Cory Doctorow Puts Female Gamers in the Center of His Latest Graphic Novel, In Real Life

Gaming hasn't always been the most inclusive thing in the world, with young women especially often being excluded due to the fragile egos of gamer men. Accusations are immediately lobbed against anyone who wants to try out a new tabletop or video game about how they're "fake gamers," and this is one of many things the graphic novel In Real Life addresses.

When speaking to writer Cory Doctorow about his graphic novel — which features gorgeous art by Jen Wang and focuses on a gamer named Anda who is confronted with a series of moral dilemmas within the massive, multiplayer role-playing game (MMORPG) she recently joined — he discusses how women are breaking down that nonsensical barrier that the gaming world has put up.

"Women make some of the best games in the world," Doctorow writes in an email interview with New Times. "Women like Anti Sakeesian, Zoe Quinn, and Brianna Wu are putting themselves in the targeting reticules of the mouth-breathing poster-children for fragile masculinity by refusing to back down. Their bravery is awesome to behold, and they are emboldening a generation of women and allies who refuse to be silenced by the Internet Tough Guy patrol."

In a world where, as he rightfully says, "most game consoles are bought by women," In Real Life offers girls some representation as gamers. His opening statements in the graphic novel discuss the economics of gaming and the fact that the times we're living in — and the Internet — has changed the way we band together and communicate for the better.

"The messages we give to kids about the Internet are usually minatory," he explains and specifies the introduction and graphic novel are meant for younger audiences. "If you watch too much YouTube, you'll go blind; if you sext your crush on Snapchat, you'll go viral. No one talks to kids about how to seize the means of information. No one talks to kids about the whys and hows of the Internet and how that relates to student debt and job prospects and why their schools pay war criminals to re-purpose software developed to help the House of Saud censor its national Internet to try and keep them from looking at wangers and hoo-hahs with school PCs."

And that lack of discussion when it comes to the web also extends to adults who aren't entirely aware of what the Internet and gaming means for their children. "Helicopter parenting may work well, but it fails badly," Doctorow responds, when we discuss how the graphic novel shows Anda's mother as someone who assumes she'll be talking to a predator or someone dangerous within the MMORPG (massive, multiplayer online role-playing game). "The only way for kids to learn to cope with unpleasant situations is to experience them, ideally in a difficulty gradient that begins with relatively simple to resolve crises and escalates gradually to more serious situations - all the while knowing that there are adults nearby who'll help out if they really need it."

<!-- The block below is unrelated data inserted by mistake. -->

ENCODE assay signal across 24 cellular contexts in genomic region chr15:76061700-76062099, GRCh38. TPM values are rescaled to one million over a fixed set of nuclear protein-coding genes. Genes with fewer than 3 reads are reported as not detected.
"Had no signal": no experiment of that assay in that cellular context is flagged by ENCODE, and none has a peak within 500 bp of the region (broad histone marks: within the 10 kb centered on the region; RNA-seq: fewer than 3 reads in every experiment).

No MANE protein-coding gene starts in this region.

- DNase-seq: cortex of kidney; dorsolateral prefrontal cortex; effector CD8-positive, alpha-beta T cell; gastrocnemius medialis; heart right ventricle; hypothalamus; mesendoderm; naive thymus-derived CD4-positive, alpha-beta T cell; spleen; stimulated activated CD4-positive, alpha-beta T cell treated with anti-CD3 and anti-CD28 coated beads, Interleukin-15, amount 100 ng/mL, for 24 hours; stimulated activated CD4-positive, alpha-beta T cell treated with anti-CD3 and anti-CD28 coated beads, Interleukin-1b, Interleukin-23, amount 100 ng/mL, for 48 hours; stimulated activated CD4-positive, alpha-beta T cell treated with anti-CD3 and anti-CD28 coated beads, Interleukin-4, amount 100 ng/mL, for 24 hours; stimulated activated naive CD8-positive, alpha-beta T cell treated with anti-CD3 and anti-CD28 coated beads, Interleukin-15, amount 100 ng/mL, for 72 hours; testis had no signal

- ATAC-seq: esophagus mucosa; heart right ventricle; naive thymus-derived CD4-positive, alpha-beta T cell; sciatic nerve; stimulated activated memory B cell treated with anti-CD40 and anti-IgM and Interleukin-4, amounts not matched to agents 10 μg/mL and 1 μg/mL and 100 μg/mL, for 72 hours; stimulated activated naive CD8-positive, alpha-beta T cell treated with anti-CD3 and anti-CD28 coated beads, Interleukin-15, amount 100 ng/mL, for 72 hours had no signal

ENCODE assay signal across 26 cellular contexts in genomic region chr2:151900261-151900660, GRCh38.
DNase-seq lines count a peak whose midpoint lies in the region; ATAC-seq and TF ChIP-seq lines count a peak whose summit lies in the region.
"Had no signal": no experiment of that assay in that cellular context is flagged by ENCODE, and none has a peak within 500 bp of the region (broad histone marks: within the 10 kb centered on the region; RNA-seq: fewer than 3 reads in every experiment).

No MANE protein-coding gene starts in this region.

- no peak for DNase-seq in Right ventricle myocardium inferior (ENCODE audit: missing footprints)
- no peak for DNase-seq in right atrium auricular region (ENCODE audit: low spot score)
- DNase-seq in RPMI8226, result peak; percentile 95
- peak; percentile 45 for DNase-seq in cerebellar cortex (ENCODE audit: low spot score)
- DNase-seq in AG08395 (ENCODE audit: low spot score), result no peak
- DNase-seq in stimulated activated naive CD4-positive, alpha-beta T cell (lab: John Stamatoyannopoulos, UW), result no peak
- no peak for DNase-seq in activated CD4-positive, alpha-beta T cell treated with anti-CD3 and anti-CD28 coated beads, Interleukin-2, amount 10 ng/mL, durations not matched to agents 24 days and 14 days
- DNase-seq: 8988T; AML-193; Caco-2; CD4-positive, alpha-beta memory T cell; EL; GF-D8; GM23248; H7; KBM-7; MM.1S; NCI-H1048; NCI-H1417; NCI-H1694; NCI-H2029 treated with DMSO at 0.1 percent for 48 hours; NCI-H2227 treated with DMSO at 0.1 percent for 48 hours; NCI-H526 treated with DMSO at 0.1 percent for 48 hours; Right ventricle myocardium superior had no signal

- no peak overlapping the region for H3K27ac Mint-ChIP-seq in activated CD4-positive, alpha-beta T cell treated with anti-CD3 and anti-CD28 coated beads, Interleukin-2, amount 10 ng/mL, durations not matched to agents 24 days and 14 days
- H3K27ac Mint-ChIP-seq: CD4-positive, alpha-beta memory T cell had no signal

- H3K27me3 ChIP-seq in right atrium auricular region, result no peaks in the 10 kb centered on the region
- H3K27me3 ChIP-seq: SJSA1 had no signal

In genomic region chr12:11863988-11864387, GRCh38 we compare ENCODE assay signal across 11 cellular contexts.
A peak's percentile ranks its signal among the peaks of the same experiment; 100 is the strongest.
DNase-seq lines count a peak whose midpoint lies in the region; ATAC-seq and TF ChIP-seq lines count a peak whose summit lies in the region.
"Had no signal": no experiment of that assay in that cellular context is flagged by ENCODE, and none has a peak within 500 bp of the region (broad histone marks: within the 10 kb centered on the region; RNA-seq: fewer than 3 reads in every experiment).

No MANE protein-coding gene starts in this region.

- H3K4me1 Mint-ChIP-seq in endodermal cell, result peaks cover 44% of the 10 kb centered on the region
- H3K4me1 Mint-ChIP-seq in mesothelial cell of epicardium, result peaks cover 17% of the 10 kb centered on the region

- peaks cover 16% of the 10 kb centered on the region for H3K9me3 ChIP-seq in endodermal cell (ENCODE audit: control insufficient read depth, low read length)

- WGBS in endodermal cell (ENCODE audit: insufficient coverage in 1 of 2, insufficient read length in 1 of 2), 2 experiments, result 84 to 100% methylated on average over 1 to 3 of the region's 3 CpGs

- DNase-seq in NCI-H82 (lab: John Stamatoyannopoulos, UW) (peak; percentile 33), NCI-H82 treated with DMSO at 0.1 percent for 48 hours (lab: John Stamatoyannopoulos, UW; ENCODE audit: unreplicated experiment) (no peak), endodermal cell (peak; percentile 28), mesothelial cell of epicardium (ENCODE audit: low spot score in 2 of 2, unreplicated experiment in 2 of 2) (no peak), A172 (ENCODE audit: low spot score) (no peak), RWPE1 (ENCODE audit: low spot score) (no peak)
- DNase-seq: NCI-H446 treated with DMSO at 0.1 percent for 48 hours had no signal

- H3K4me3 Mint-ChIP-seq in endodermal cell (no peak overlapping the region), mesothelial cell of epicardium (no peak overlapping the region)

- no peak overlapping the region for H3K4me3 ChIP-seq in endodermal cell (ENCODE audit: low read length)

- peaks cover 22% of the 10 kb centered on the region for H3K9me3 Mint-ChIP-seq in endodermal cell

He applies this mind frame to his own life at home as well: "I want my daughter to acquire coping skills with me for a safety net, now, while the problems that arise are relatively low-stakes. More importantly, I want my daughter to feel like coming to me for help or just comfort is always an option, which she can only get if she knows that I value her independence as much as her safety."

It is the kind of discussion that only places more emphasis on In Real Life's awareness of how important offering women a safe space is — in gaming especially. When asked about how the graphic novel has been received and whether or not he's received any comments about how men are portrayed within it, he says bluntly, "I don't get those remarks because I'm a dude and I'm white. The Misogyny Squad reserve their bile, in the main, for women. Men who claim they get nasty remarks on the net so they know how women have it are either deluded or lying."

And that kind of statement from a man writing about women is refreshingly honest. The novelist goes on to explain how his wife inspired him to write a female lead in In Real Life. "I'm married to a former professional gamer. My wife, Alice Taylor, played Quake for England, and became a game developer and publisher who did groundbreaking work at the UK's public broadcasters — the BBC and Channel 4. Living with her inspired me to think critically about games and gender."

Scott McCloud and Cory Doctorow: A Conversation and Crossing Over: Comics and Prose
As part of Miami Book Fair 2015. Sunday, November 22, at 12:30 p.m. and 4 p.m., at MAGIC Screening Room, Miami Dade College Wolfson Campus, 300 NE Second Ave., Building 8, First Floor, Miami. Free admission. Visit
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Juan Antonio Barquin is a Miami-based writer who programs the queer film series Flaming Classics and serves as co-editor of Dim the House Lights. Barquin aspires to be Bridget Jones.